But which party has more to fear from Haugh? Kentucky Senator Rand Paul campaigned for Republican nominee Thom Tillis in early October, a move seen as an attempt to shore up Libertarian-leaning Republican voters. More recently, the American Future Fund, a conservative outside spending group, bet $225,000 that Haugh could flip the election in the Republicans’ with an ad campaign focused on his unembarrassed enthusiasm for marijuana, aimed to draw away younger supporters of Democratic incumbent Kay Hagan.

Though Haugh is currently polling at around 5 percent—more than the margin between Tillis and Hagan—he is very unlikely to spoil anything other than the hopes of a few misled pot smokers. While the threat of spoiler candidates makes for breathless headlines and titillating front-page reads, the real odds of this happening are extremely slim.

For starters, it is very rare for a Congressional contest to be decided by a margin small enough for a third-party candidate to make a difference. Of the 1,873 elections that TIME examined—every House and Senate race going back to 2006, not including special elections and runoffs—only 70 were won with less than 50 percent of the vote. A Libertarian candidate ran in 46 of them.

The threat of a spoiler candidate is further exaggerated by the common assumption that third-party voters would otherwise turn up at the polls at all.

“That’s the old style to think about voting,” says Stanford professor Jon Krosnick, a social psychologist and polling expert. “We’ve now come to recognize that the candidates influence turnout. The presence of the third-party candidate can lure people to vote who otherwise wouldn’t have voted at all.”

It’s impossible to know with any precision how people would have behaved without the presence of a third-party candidate. Even asking them in polls is unreliable, given that pollsters typically report unrealistically high turnout figures when they ask people if they voted.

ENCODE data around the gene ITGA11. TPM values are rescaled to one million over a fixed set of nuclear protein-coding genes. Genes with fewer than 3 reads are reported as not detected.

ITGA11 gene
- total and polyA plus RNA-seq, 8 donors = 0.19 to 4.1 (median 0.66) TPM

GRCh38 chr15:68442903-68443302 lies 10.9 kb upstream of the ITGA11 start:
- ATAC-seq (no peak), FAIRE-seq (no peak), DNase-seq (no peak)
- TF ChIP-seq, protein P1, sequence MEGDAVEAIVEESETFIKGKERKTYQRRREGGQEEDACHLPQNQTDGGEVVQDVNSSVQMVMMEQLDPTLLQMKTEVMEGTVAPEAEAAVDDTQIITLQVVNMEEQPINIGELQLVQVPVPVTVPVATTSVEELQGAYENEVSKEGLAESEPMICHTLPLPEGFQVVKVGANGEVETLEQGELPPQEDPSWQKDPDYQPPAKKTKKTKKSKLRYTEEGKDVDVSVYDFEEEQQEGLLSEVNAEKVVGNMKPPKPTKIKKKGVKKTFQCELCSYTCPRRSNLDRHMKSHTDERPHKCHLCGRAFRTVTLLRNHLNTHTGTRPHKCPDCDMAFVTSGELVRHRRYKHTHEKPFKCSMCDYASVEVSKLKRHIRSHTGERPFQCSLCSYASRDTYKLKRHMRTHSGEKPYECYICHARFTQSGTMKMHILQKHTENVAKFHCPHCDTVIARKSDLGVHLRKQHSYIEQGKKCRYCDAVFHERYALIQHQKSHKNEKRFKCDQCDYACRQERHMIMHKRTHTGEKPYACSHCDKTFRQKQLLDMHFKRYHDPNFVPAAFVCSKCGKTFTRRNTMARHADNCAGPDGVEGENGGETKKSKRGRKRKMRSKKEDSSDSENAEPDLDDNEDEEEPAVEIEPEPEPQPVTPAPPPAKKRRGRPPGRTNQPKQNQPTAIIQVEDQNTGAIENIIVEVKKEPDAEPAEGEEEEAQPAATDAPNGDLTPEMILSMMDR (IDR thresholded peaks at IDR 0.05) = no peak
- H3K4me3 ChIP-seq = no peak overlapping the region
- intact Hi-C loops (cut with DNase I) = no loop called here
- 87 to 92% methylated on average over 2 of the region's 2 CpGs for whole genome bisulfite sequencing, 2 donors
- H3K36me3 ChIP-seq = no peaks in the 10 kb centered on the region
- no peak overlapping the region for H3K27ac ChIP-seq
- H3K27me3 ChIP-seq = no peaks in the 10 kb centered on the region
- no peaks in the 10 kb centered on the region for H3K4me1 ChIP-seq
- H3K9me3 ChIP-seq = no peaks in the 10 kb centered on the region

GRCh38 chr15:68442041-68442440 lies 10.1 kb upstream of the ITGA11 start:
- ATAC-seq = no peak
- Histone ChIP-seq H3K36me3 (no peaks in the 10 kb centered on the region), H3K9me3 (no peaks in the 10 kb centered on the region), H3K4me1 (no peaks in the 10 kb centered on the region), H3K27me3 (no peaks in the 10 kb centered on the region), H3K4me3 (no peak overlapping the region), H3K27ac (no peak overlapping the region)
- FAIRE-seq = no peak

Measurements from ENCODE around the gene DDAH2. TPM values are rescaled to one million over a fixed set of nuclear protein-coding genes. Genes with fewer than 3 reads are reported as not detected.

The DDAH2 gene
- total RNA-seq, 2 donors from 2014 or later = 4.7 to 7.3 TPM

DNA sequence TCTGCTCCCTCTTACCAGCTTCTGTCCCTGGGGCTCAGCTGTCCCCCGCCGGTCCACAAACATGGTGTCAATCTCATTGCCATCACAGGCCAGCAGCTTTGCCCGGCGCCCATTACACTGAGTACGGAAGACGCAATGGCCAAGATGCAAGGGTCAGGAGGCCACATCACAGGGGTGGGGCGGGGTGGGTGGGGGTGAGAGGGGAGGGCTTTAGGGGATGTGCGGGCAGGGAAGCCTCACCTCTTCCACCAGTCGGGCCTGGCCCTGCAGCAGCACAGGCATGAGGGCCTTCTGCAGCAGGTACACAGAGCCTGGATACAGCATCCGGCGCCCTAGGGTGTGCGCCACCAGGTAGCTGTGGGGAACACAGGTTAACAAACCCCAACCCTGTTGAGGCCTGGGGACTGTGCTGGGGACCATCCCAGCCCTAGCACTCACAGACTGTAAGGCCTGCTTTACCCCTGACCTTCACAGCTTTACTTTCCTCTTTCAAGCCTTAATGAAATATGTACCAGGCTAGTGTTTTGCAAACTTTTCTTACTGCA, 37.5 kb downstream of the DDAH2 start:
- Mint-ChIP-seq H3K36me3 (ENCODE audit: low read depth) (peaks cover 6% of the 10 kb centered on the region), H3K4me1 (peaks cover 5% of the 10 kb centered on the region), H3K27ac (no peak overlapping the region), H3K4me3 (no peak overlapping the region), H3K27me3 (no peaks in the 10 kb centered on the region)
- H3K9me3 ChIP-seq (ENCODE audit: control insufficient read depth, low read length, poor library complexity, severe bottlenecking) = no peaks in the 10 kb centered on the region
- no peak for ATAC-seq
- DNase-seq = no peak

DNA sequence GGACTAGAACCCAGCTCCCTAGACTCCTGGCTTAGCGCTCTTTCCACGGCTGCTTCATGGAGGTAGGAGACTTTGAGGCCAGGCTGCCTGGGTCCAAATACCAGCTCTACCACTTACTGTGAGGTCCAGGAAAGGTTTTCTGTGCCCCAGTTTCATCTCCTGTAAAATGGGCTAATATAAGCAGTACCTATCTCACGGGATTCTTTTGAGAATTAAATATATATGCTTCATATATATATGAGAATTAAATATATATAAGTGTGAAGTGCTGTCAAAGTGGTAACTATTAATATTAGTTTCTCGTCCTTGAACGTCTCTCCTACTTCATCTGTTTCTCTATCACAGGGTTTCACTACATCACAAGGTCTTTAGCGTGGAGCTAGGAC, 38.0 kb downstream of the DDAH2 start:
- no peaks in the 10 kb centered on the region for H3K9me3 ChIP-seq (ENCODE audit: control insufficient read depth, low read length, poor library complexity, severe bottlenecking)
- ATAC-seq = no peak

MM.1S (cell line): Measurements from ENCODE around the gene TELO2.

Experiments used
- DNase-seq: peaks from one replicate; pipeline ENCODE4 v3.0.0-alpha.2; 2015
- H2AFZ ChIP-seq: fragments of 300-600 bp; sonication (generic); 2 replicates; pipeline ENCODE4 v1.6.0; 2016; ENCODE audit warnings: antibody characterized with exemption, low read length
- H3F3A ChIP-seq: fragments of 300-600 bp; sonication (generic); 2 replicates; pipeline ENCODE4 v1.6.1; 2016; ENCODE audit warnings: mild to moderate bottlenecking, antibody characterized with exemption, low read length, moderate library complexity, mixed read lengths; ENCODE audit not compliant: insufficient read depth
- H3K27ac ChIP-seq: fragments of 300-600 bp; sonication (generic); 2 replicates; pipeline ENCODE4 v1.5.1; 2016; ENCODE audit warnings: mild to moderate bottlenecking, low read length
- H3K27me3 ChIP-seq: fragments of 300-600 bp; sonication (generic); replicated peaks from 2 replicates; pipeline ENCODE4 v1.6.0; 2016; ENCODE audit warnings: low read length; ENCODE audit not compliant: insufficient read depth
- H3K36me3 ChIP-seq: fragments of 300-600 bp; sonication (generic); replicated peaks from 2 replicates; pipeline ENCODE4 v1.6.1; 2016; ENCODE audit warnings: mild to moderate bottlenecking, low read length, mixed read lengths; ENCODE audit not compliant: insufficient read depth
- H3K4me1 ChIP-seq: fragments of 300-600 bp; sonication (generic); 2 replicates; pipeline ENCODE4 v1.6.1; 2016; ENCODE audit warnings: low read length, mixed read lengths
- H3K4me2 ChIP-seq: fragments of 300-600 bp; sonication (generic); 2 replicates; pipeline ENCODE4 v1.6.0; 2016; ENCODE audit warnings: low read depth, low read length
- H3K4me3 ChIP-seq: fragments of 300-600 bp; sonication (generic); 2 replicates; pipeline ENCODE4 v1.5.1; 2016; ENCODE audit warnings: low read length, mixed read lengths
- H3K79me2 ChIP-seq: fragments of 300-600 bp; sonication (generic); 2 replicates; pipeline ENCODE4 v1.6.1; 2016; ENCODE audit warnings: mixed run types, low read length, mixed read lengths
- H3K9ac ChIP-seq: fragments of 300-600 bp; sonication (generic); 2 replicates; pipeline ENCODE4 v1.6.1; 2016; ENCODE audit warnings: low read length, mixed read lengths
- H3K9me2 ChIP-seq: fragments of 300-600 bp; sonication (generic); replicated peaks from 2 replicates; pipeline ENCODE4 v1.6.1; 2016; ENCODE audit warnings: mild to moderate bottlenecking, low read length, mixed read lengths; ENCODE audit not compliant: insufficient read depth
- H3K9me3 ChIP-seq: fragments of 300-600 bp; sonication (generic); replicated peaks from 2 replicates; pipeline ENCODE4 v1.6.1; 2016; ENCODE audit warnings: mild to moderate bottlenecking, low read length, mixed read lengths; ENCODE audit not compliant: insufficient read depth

The picture is confounded yet further by the fact that a distaste for the major parties is often the motivation that draw a person to a third-party candidate in the first place.

That’s a view shared by Emily Salvette, who drew 10,630 votes as a Libertarian in the 2012 race for Michigan’s 1st District. “I do honestly think that a lot of people wouldn’t have voted,” she says. “They’re not engaged anymore because they don’t like the choice.” The Republican in that contest, Congressman Dan Benishek, edged out his Democratic challenger by 1,881 votes.

Depending whose base you think Salvette drew from, you might call her either a spoiler or nearly one. But Salvette says she saw support from voters with a variety of viewpoints, including people who supported her views on everything from medical marijuana to gun rights.

This is where the spoiler math falls apart: 1,881 votes doesn’t seem like a large share of Salvette’s 10,630. But to tip the election to the Democrat, every single one of the people who voted for Salvette would have had to show up had Salvette not been in the race—very unlikely—and they would have had to break for the Democrat by a sizable margin of 59-41. The fewer voters that show up, the larger that margin needs to be.

Of course, it is typically the Republican candidate who feels more threatened by a Libertarian in the race.

“Republicans think that the Libertarian vote comes out of their column,” says University of Virginia political scientist Larry Sabato. In fact, there’s evidence from exit polls in the 2013 Virginia governor’s race that Libertarian Robert Sarvis, who garnered 145,762 votes in a race decided by about 55,000, drew more support from winner Terry McAuliffe, the Democrat, than from Republican Ken Cuccinelli. The majority of Sarvis’ supporters said they otherwise would not have voted.

It’s certainly possible to find more compelling cases for spoilers. In 2012, Democrat Jim Matheson beat challenger Mia Love in Utah’s 4th District by 768 votes, while Libertarian Jim Vein received 6,439 votes—and earned some unkind attention from Republicans before the votes were fully counted. Even so, half of Vein’s voters would have needed to show up without him in the race, those supporters would have had to vote for Love over Matheson by at least a 61-39 margin to make a difference.